An attempt to keep the Vikings' pass rushers on the defensive line more balanced and staying in their gaps didn't win the approval of defensive tackle Kevin Williams.
Williams, who had two tackles Sunday, was asked if he was playing a bit of spy technique on Jacksonville Jaguars running back Maurice Jones-Drew because several times Williams appeared to stand up and hold his ground rather than pursue the action.
"I was away from the back and the center was always sliding so I had to make sure the rush wasn't wide. It just ended up I was always stuck in the middle. Believe me, I wasn't trying to spy," Williams said.
"A new thing we're trying to keep the balanced rush. We won't see that next week. Believe that."
Williams, known mainly for his pass rush but who is also a good run stopper, felt his different responsibility under new defensive coordinator Alan Williams took away from his aggressiveness and ability to get up-field.
"I'm not going away from the back the whole game. It seemed like I was away from the back the whole game and getting the (double-team). I know I'm going to get double-teamed, but I'm used to getting up the field and getting in the B gap and not having to go back to the A gap the whole game," Williams said.
In theory, the reason for the change – temporary or otherwise – makes some sense. It cuts down on allowing big rushing lanes because the defensive linemen should be closer to their assigned gaps.
"We don't want too many guys getting behind the quarterback and then he's stepping up in the throwing lanes," Williams admitted. "The guy that gets the slider or the center has to take the two and try to fight the two guys."
Vikings coach Leslie Frazier said they weren't trying anything different with Williams and, despite no defensive lineman being credited with a sack, he said the pressure applied on Jacksonville QB was "very encouraging."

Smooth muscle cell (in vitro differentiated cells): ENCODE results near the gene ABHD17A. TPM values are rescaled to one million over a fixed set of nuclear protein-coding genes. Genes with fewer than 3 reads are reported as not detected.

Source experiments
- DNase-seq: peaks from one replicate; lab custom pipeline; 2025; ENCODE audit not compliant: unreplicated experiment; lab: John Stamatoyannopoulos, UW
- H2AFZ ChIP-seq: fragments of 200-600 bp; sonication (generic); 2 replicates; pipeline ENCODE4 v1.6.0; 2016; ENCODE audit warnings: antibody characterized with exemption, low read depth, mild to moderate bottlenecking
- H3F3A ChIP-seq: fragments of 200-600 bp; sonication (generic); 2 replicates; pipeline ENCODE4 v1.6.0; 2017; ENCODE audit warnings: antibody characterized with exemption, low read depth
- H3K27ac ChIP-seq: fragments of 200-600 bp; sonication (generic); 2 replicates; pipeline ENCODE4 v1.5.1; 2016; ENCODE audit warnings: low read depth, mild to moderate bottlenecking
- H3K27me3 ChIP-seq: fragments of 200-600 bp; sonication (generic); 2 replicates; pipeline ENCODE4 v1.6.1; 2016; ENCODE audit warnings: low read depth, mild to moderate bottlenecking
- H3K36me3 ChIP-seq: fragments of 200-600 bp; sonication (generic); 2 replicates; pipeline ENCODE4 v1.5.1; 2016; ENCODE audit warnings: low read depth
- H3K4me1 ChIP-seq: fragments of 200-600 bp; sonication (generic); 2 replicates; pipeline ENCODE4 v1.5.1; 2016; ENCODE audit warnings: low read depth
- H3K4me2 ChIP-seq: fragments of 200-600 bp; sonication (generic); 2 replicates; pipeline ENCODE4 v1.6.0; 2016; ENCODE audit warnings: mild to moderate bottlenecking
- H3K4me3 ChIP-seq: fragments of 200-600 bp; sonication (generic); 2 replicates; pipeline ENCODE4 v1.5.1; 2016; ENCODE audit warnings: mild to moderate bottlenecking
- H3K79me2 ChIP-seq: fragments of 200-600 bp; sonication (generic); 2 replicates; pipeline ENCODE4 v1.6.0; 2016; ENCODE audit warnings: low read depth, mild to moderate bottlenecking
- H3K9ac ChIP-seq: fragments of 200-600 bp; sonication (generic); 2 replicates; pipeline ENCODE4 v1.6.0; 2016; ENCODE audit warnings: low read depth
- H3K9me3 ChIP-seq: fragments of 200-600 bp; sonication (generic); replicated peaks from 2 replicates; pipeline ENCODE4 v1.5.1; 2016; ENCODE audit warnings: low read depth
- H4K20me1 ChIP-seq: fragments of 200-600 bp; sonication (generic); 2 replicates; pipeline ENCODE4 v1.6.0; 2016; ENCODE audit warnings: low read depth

"You definitely want to get hits on the quarterback and we got a number of good hits on the quarterback," Frazier said.
"(Williams) had a couple good hurries on the quarterback, a couple real good ones, but we didn't really ask anything different than what we always do."
Last year, Williams played in about 90 percent of the Vikings' defensive snaps in the games he played, but on Sunday that amount was cut to 79 percent while defensive ends Brian Robison and Jared Allen each played more than 90 percent of the snaps. Fellow defensive tackle Letroy Guion only played in 53 percent of the snaps.
"We still had a bunch of plays, most of the starters. I think once the game gets going, those things kind of get lost with how the game is going," Williams said of the rotation. "They love to try to rotate us, but the game and the flow gets to moving and the next thing you know we have a 19-play drive like the first time."
Tim Yotter is the publisher of Viking Update. Follow Viking Update on Twitter and discuss this story on our subscriber message board.
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